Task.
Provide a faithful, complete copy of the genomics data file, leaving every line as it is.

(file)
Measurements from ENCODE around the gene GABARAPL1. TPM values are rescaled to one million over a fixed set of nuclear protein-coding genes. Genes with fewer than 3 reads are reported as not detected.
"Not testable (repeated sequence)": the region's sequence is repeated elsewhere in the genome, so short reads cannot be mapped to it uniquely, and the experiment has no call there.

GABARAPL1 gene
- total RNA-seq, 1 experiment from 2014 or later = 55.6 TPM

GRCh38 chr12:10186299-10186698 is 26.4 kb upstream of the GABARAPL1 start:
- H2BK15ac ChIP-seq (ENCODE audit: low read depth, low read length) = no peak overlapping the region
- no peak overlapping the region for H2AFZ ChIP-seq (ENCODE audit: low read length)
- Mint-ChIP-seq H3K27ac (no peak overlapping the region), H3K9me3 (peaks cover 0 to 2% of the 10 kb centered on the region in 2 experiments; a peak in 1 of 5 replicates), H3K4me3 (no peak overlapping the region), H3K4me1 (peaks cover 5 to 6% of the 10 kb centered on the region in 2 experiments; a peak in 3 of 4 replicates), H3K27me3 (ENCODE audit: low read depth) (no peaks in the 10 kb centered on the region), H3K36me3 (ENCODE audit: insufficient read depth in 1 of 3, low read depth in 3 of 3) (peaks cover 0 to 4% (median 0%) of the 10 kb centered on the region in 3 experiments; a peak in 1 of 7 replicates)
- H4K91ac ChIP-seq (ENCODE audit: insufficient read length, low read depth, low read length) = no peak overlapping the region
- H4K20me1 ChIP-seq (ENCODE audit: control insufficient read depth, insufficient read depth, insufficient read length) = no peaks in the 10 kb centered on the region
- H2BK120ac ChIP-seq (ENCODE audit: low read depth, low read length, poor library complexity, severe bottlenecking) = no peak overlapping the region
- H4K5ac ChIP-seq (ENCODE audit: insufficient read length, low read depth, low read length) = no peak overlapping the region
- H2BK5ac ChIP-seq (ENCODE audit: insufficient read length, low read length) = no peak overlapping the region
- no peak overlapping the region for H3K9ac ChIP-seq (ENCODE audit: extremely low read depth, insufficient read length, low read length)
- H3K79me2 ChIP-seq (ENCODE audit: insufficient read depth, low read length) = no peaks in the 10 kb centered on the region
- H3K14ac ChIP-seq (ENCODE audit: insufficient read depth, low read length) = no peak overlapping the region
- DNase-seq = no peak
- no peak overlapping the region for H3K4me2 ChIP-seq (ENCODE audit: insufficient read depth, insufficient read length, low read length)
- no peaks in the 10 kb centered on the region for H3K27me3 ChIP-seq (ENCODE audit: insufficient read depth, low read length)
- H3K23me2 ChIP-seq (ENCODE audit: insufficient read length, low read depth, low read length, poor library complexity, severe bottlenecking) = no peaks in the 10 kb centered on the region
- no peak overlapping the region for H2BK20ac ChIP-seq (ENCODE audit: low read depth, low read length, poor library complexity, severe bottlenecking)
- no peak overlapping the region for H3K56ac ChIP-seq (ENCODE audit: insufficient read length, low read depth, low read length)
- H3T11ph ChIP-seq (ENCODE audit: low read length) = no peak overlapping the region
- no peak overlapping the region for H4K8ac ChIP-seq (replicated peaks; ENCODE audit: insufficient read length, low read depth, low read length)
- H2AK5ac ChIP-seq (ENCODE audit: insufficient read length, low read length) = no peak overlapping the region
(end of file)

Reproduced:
Measurements from ENCODE around the gene GABARAPL1. TPM values are rescaled to one million over a fixed set of nuclear protein-coding genes. Genes with fewer than 3 reads are reported as not detected.
"Not testable (repeated sequence)": the region's sequence is repeated elsewhere in the genome, so short reads cannot be mapped to it uniquely, and the experiment has no call there.

GABARAPL1 gene
- total RNA-seq, 1 experiment from 2014 or later = 55.6 TPM

GRCh38 chr12:10186299-10186698 is 26.4 kb upstream of the GABARAPL1 start:
- H2BK15ac ChIP-seq (ENCODE audit: low read depth, low read length) = no peak overlapping the region
- no peak overlapping the region for H2AFZ ChIP-seq (ENCODE audit: low read length)
- Mint-ChIP-seq H3K27ac (no peak overlapping the region), H3K9me3 (peaks cover 0 to 2% of the 10 kb centered on the region in 2 experiments; a peak in 1 of 5 replicates), H3K4me3 (no peak overlapping the region), H3K4me1 (peaks cover 5 to 6% of the 10 kb centered on the region in 2 experiments; a peak in 3 of 4 replicates), H3K27me3 (ENCODE audit: low read depth) (no peaks in the 10 kb centered on the region), H3K36me3 (ENCODE audit: insufficient read depth in 1 of 3, low read depth in 3 of 3) (peaks cover 0 to 4% (median 0%) of the 10 kb centered on the region in 3 experiments; a peak in 1 of 7 replicates)
- H4K91ac ChIP-seq (ENCODE audit: insufficient read length, low read depth, low read length) = no peak overlapping the region
- H4K20me1 ChIP-seq (ENCODE audit: control insufficient read depth, insufficient read depth, insufficient read length) = no peaks in the 10 kb centered on the region
- H2BK120ac ChIP-seq (ENCODE audit: low read depth, low read length, poor library complexity, severe bottlenecking) = no peak overlapping the region
- H4K5ac ChIP-seq (ENCODE audit: insufficient read length, low read depth, low read length) = no peak overlapping the region
- H2BK5ac ChIP-seq (ENCODE audit: insufficient read length, low read length) = no peak overlapping the region
- no peak overlapping the region for H3K9ac ChIP-seq (ENCODE audit: extremely low read depth, insufficient read length, low read length)
- H3K79me2 ChIP-seq (ENCODE audit: insufficient read depth, low read length) = no peaks in the 10 kb centered on the region
- H3K14ac ChIP-seq (ENCODE audit: insufficient read depth, low read length) = no peak overlapping the region
- DNase-seq = no peak
- no peak overlapping the region for H3K4me2 ChIP-seq (ENCODE audit: insufficient read depth, insufficient read length, low read length)
- no peaks in the 10 kb centered on the region for H3K27me3 ChIP-seq (ENCODE audit: insufficient read depth, low read length)
- H3K23me2 ChIP-seq (ENCODE audit: insufficient read length, low read depth, low read length, poor library complexity, severe bottlenecking) = no peaks in the 10 kb centered on the region
- no peak overlapping the region for H2BK20ac ChIP-seq (ENCODE audit: low read depth, low read length, poor library complexity, severe bottlenecking)
- no peak overlapping the region for H3K56ac ChIP-seq (ENCODE audit: insufficient read length, low read depth, low read length)
- H3T11ph ChIP-seq (ENCODE audit: low read length) = no peak overlapping the region
- no peak overlapping the region for H4K8ac ChIP-seq (replicated peaks; ENCODE audit: insufficient read length, low read depth, low read length)
- H2AK5ac ChIP-seq (ENCODE audit: insufficient read length, low read length) = no peak overlapping the region